Netanyahu to Ban: Security Council statement not enough
While prime minister concerned statement doesn't recognize Israel's security needs or address demilitarization of Gaza, Palestinians want statement demanding end to 'Israeli aggression.'


Netanyahu press conference



WASHINGTON – The United Nations Security Council unanimously called late Sunday night for "an immediate and unconditional humanitarian cease-fire" in the fighting between Israel and Hamas in Gaza. Yet after a night without rockets, Code Red sirens blared in Ashkelon around 7 am; Iron Dome intercepted the rocket fired at the city.



While this was the council's strongest statement yet on the Gaza war, it was not a resolution and therefore not binding.


Prime Minister Benjamin Netanyahu spoke with UN chief Ban Ki-moon, according to a statement from his office, in which he voiced his dismay with the announcement. "It does not include a response to Israel's security needs and the demilitarization of the Gaza Strip," he said.


Palestinian UN Ambassador Riyad Mansour also did not hide his disappointment.


He said the council should have adopted a strong and legally binding resolution a long time ago demanding an immediate halt to Israel's "aggression," providing the Palestinian people with protection and lifting the siege in the Gaza Strip so goods and people can move freely.


"You cannot keep 1.8 million Palestinian civilians in the Gaza Strip in this huge prison," Mansour told reporters. "That is a recipe for disaster. It is inhumane, and it has to be stopped and it has to be lifted."


Israeli UN ambassador Ron Prosor also criticized the statement - though from a very different perspective - saying it lacked balance because it didn't mention Hamas, the firing of rockets into Israel or Israel's right to defend itself.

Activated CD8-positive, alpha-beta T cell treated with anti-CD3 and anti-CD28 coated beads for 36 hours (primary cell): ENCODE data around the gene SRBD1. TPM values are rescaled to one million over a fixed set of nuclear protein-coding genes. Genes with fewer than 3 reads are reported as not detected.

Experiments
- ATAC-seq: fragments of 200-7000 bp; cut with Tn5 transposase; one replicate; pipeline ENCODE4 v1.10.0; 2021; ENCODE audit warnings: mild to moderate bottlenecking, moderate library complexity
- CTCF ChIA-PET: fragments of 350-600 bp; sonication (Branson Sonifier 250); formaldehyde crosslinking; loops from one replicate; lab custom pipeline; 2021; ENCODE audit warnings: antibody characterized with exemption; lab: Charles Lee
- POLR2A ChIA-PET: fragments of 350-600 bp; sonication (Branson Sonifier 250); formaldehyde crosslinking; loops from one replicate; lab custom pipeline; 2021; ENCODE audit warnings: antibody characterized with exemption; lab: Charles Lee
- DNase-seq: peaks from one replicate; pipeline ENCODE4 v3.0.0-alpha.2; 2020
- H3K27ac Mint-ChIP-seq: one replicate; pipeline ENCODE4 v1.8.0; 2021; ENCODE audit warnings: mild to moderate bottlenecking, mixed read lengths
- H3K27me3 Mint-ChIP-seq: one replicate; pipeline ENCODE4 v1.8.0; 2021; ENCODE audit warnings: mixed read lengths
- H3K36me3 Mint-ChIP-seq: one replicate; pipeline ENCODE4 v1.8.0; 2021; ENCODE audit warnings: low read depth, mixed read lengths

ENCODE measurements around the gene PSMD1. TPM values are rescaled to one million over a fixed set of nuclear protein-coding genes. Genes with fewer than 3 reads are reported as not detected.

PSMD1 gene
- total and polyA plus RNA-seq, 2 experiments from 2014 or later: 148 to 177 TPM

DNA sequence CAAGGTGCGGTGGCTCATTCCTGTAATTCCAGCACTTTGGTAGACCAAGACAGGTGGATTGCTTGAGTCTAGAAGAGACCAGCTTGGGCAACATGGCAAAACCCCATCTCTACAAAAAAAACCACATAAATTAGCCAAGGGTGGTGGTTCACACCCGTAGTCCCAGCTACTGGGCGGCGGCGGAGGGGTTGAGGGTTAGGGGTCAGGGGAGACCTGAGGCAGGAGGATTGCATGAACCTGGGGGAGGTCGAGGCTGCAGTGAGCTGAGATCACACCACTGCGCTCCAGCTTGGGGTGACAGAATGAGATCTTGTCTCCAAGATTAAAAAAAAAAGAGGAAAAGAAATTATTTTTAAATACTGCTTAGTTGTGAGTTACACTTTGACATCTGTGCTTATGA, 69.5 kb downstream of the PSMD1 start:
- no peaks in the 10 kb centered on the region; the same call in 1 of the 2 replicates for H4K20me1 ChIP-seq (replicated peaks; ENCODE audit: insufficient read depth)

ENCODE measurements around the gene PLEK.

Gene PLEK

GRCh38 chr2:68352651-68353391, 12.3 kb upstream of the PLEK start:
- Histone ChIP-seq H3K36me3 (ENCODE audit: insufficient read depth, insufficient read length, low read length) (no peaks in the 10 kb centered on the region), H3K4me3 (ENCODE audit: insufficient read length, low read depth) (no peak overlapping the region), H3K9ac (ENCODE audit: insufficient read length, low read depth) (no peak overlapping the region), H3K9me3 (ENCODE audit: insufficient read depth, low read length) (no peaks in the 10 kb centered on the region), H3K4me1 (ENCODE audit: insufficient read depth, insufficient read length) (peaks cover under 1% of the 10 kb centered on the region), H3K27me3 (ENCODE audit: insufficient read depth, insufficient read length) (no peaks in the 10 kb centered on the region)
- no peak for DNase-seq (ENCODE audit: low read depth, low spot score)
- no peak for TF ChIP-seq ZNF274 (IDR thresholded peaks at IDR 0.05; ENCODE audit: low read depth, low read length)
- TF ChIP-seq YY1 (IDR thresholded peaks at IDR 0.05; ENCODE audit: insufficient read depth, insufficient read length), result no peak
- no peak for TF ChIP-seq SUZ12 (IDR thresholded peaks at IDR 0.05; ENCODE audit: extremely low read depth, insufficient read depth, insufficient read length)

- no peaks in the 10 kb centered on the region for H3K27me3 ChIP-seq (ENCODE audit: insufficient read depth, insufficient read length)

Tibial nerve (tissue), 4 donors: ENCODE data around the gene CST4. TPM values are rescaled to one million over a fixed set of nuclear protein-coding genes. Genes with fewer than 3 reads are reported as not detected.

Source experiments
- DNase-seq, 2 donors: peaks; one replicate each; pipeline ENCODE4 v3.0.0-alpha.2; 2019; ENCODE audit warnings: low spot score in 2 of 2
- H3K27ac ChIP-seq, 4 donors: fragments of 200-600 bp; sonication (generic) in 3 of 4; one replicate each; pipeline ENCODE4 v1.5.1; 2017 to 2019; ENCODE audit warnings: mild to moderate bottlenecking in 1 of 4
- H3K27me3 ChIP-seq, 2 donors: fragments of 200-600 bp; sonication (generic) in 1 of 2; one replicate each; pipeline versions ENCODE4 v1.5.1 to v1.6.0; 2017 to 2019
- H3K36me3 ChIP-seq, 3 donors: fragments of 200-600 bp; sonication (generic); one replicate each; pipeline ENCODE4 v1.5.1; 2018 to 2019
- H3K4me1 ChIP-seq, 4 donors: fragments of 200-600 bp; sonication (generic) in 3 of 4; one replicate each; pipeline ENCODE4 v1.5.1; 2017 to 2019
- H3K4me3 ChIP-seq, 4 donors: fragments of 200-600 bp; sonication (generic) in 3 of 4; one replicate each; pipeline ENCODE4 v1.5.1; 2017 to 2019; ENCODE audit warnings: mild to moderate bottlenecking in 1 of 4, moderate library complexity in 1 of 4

The Security Council statement, drafted by Jordan, "urged all parties to accept and fully implement the humanitarian ceasefire into the Eid period and beyond" and "calls on parties to engage in efforts to achieve a durable and fully respected ceasefire, based on the Egyptian initiative."


The council's presidential statement also called on the parties "to engage in efforts to achieve a durable and fully respected cease-fire, based on the Egyptian initiative."


International diplomats have hoped that a temporary lull in the fighting could be expanded into a more sustainable truce to end the bloodshed.


Earlier Sunday night, US President Barack Obama spoke to Netanyahu on the phone, also demanding an immediate and unconditional humanitarian ceasefire that would later lead to a permanent end to hostilities in Gaza based on the 2012 ceasefire agreement reached at the end of Operation Pillar of Defense.


Obama also reiterated American support for the Egyptian ceasefire initiative.


The US president once again condemned Hamas' rocket fire, and reaffirmed Israel's right to defend itself, while at the same time expressing Washington's growing concern of the rising number of Palestinian and Israeli casualties and the worsening humanitarian condition in Gaza.


The President underscored the enduring importance of ensuring Israel’s security, protecting civilians, alleviating Gaza’s humanitarian crisis, and enacting a sustainable ceasefire that both allows Palestinians in Gaza to lead normal lives and addresses Gaza’s long-term development and economic needs, while strengthening the Palestinian Authority," a White House statement said.


"The President stressed the US view that, ultimately, any lasting solution to the Israeli-Palestinian conflict must ensure the disarmament of terrorist groups and the demilitarization of Gaza," it went on to say.


Reuters and the Associated Press contributed to this report.


First published: 28.07.14, 08:44
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